(855) 4-ESSAYS

Type a new keyword(s) and press Enter to search

The Chicago Energy Drink Ban

            While Mayor Michael Bloomberg's soda that put limits on big, sugary drinks has been caught up in controversy in New York City, another ban on drink in Chicago is now controversially underway. Different from NY soda ban that gained public attention due to hardcore actions of Mayor Bloomberg despite strong backlash from diverse business organization and interest groups, Chicago's energy drink ban is rather at stalemate. In this paper, I will build up the story of an energy drink ban in the city of Chicago and analyze how this political issue has aroused and why it is currently being ended up stalemate, primarily focusing on political theories in pluralist model. .
             Since 2004, at least 18 deaths and 150 injuries have been mentioned in connection with several brands of energy drinks, according to Food and Drug Administration records, though those are only voluntary reports submitted by doctors and consumers.1 In 2011, a 14-year-old girl in Maryland, Anais Fournier died after suffering from cardiac arrest after she had downed two 24-ounce Monster energy drink over a 24-hour period. After her death, in October 2012, the girl's parents, Wendy Crossland and Richard Fournier, sued the maker of Monster Energy Drink, claiming that Monster allegedly failed to warn consumers about the dangers of high-powered energy drink and caffeine in the product contributed to her death. Following the lawsuit, Monster hired a group of doctors to prove that its drinks did not contribute to her death and finally claimed that its doctors found "no medical, scientific or factual evidence to support the Maryland Medical Examiner's report of, "caffeine toxicity,'"2. The company's shares lost more than a quarter of their value within a week after the lawsuit was filed in mid-October, and they haven't climbed back to the pre-suit level. In the meantime of Monster's denial, the U.S. Food and Drug Administration had launched an investigation of five deaths that might have been associated with Monster's namesake drinks, though at this point the FDA has not made any determination.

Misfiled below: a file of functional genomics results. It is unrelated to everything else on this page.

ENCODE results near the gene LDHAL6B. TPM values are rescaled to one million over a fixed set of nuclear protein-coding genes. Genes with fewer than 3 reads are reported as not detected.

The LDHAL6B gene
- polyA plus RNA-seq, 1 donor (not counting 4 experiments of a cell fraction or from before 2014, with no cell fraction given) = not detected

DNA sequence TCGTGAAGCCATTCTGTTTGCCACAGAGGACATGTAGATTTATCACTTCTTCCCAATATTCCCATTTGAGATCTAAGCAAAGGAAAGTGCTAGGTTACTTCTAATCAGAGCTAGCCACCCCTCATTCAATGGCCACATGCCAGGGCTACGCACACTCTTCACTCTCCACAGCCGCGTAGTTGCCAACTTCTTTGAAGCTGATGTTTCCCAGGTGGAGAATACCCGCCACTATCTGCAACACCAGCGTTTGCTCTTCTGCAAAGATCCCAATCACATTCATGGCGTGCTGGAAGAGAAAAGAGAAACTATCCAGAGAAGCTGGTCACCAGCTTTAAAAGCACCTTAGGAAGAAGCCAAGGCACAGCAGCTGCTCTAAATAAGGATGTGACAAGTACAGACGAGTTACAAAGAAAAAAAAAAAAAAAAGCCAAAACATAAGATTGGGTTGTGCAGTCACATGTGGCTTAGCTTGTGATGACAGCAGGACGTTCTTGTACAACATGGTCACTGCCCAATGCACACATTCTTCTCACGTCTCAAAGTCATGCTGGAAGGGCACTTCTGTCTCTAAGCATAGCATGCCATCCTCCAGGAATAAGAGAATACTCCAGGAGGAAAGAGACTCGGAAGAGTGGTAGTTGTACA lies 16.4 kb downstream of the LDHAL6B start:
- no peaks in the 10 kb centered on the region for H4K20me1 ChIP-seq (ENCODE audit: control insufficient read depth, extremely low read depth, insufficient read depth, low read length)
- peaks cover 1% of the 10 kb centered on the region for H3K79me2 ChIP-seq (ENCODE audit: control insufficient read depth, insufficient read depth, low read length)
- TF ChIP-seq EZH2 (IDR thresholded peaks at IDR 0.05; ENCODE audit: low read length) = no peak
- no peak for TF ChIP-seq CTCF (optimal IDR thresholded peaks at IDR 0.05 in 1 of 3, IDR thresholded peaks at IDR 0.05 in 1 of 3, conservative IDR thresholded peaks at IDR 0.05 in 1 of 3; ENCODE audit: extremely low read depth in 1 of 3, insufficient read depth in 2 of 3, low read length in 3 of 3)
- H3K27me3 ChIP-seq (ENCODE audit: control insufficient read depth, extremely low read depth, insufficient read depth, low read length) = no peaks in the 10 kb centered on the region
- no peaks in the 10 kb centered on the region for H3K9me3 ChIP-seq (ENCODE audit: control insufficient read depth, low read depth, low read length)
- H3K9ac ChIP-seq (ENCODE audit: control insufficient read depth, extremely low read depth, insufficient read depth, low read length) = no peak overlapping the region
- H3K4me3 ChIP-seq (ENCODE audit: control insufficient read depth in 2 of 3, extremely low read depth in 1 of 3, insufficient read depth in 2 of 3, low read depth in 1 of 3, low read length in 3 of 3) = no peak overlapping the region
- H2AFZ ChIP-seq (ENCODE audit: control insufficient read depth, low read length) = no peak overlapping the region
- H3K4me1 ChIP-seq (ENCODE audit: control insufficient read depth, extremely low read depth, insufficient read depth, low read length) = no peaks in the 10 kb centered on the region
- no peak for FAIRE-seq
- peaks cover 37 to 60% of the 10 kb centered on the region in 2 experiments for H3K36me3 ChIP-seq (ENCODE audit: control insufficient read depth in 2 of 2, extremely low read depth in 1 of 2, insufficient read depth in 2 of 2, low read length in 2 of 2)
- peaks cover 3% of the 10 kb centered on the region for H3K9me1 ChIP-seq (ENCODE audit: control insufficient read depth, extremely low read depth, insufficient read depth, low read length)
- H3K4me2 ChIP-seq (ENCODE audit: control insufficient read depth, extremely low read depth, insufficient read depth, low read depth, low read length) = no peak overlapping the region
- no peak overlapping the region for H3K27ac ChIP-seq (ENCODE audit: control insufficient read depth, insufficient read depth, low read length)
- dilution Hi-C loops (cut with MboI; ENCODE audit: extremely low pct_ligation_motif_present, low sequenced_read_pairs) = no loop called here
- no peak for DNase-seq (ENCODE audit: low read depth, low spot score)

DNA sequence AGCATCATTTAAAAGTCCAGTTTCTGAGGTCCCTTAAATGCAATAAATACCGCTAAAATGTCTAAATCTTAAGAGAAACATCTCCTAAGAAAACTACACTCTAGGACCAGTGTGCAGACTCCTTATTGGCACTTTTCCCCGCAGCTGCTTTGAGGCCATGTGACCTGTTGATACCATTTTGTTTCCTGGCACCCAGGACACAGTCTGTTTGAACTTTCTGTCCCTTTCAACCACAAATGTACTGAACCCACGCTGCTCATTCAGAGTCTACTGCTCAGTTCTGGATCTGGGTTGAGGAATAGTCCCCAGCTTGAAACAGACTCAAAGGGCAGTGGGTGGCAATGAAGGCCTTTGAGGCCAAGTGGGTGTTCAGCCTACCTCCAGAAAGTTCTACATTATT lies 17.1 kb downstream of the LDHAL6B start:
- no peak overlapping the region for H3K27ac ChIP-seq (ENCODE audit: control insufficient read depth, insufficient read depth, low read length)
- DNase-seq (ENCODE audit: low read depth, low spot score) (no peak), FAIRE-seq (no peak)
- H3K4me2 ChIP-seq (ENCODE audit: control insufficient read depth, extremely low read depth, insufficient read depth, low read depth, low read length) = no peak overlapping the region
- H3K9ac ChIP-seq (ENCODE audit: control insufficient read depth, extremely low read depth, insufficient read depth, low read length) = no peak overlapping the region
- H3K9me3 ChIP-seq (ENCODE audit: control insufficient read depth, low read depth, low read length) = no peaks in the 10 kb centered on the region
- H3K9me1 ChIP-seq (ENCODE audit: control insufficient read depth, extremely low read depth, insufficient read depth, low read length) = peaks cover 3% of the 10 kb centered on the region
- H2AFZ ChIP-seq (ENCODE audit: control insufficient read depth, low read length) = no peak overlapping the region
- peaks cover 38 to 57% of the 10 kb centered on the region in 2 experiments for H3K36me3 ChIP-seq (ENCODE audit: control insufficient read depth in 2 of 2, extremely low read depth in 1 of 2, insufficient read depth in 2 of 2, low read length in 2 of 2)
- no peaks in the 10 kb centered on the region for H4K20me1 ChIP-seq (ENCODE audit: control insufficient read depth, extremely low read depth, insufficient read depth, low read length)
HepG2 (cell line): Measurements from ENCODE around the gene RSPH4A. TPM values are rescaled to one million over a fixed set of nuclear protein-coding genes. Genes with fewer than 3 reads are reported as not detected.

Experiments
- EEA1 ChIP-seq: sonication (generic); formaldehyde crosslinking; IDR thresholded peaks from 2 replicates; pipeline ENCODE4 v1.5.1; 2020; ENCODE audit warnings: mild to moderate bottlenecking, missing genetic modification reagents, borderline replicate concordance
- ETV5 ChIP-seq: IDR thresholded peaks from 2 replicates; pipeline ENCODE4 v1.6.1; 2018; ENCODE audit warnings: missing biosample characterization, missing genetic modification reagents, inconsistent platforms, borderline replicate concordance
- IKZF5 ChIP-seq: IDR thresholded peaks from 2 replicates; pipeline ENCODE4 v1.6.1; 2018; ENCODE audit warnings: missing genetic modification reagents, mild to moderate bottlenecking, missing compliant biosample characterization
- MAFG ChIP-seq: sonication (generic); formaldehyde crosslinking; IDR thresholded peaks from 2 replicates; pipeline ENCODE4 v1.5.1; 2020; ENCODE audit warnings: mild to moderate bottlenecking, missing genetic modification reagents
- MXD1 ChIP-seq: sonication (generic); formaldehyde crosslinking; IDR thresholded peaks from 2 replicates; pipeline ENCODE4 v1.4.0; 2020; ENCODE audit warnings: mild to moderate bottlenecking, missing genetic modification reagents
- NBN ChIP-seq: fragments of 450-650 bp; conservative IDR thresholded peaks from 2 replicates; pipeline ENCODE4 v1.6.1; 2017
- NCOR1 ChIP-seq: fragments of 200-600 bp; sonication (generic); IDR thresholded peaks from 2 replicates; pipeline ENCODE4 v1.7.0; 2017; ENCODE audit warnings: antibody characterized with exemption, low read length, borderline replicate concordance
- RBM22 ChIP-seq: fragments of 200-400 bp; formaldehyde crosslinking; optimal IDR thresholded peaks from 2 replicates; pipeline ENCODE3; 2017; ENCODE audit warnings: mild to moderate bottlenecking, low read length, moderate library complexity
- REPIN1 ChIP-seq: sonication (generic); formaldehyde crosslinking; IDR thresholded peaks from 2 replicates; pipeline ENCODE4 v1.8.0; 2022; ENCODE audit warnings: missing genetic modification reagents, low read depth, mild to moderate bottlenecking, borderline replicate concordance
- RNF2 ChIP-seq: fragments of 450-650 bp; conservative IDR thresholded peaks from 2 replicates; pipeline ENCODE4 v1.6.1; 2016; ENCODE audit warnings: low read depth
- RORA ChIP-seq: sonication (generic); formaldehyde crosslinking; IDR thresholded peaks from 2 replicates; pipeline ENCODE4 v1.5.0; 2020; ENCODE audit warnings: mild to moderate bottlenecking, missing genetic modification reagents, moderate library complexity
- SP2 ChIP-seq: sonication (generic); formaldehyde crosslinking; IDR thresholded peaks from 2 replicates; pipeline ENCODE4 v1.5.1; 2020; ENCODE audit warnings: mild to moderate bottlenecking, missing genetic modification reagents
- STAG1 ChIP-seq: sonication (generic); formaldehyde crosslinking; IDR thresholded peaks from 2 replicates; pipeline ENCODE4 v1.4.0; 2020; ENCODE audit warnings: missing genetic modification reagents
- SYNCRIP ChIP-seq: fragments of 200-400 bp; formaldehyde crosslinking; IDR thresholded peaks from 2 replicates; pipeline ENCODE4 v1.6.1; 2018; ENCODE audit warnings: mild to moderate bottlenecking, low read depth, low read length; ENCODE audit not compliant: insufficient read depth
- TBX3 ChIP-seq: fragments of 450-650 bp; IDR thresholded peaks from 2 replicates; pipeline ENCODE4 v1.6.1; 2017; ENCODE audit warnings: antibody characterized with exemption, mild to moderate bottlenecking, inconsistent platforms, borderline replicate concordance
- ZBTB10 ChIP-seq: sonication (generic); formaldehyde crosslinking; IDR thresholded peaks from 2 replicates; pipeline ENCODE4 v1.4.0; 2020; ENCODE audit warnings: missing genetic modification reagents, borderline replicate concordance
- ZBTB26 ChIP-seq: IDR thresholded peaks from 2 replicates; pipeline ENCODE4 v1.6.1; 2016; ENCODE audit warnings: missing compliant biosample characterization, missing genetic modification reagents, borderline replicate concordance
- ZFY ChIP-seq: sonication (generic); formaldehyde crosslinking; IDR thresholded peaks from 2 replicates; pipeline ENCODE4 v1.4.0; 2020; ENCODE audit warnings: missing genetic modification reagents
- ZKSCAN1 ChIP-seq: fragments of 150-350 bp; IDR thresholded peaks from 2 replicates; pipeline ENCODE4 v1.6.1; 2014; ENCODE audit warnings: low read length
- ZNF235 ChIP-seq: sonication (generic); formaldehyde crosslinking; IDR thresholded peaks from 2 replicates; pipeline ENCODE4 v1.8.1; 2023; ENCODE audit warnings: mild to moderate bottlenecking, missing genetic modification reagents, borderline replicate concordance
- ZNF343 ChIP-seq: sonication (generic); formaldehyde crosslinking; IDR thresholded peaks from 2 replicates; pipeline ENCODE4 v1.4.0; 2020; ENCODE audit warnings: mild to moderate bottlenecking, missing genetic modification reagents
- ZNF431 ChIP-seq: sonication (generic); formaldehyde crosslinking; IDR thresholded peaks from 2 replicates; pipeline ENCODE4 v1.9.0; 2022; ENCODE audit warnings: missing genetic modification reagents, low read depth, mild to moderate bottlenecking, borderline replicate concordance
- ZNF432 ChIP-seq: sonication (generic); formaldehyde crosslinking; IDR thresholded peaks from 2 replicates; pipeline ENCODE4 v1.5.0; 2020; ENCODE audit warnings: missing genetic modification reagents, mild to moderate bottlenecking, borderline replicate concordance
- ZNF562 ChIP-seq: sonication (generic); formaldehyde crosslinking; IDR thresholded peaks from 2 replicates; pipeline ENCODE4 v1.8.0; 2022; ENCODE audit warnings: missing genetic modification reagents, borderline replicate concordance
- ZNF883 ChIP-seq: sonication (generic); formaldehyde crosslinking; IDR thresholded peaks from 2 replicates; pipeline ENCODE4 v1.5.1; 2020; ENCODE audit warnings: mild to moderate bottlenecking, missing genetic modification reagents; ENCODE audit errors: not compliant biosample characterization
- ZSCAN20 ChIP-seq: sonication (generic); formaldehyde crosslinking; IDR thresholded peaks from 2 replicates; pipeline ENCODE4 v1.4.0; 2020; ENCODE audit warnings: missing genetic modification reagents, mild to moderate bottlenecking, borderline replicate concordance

Essays Related to The Chicago Energy Drink Ban

Got a writing question? Ask our professional writer!
Submit My Question